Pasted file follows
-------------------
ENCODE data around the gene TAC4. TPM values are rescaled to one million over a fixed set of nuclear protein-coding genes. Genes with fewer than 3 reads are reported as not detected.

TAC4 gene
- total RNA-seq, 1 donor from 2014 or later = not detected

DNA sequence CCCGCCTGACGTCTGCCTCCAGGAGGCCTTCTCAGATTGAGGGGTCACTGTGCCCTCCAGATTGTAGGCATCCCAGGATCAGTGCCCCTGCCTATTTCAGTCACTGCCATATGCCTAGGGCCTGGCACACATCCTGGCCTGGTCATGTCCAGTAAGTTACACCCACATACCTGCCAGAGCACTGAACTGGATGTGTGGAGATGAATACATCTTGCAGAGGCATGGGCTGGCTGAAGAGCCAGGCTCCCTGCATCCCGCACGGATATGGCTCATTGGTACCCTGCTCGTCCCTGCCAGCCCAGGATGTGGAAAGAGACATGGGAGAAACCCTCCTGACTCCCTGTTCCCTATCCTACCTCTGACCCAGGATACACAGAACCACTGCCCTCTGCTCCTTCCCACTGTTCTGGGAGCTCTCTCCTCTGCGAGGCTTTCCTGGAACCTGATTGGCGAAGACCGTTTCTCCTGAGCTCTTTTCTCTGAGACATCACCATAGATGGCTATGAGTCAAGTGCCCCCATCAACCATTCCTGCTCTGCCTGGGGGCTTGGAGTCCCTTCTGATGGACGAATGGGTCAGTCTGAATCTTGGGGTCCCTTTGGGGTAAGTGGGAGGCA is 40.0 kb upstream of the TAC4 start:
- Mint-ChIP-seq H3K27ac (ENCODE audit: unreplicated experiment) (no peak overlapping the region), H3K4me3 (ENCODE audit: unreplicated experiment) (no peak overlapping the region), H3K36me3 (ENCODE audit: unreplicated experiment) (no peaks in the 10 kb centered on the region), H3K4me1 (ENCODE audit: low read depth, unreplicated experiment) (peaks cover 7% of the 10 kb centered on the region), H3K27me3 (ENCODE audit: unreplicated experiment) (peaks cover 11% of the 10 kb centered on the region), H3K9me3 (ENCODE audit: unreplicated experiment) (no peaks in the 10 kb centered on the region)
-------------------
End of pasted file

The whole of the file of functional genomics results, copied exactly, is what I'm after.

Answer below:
ENCODE data around the gene TAC4. TPM values are rescaled to one million over a fixed set of nuclear protein-coding genes. Genes with fewer than 3 reads are reported as not detected.

TAC4 gene
- total RNA-seq, 1 donor from 2014 or later = not detected

DNA sequence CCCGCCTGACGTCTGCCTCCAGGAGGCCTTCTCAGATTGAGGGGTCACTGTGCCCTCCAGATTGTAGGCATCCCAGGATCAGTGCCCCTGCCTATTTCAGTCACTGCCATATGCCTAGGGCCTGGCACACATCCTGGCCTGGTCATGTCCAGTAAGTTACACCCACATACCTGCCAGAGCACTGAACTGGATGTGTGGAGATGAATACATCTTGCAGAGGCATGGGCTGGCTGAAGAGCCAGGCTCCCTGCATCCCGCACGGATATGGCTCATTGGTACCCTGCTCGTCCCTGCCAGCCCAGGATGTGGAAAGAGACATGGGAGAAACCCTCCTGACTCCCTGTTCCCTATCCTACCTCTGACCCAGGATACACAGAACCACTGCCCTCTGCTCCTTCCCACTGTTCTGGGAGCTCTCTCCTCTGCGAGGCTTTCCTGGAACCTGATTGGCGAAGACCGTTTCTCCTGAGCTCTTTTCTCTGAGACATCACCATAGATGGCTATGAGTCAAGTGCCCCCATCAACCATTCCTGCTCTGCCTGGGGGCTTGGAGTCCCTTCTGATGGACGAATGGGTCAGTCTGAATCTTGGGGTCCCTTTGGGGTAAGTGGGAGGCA is 40.0 kb upstream of the TAC4 start:
- Mint-ChIP-seq H3K27ac (ENCODE audit: unreplicated experiment) (no peak overlapping the region), H3K4me3 (ENCODE audit: unreplicated experiment) (no peak overlapping the region), H3K36me3 (ENCODE audit: unreplicated experiment) (no peaks in the 10 kb centered on the region), H3K4me1 (ENCODE audit: low read depth, unreplicated experiment) (peaks cover 7% of the 10 kb centered on the region), H3K27me3 (ENCODE audit: unreplicated experiment) (peaks cover 11% of the 10 kb centered on the region), H3K9me3 (ENCODE audit: unreplicated experiment) (no peaks in the 10 kb centered on the region)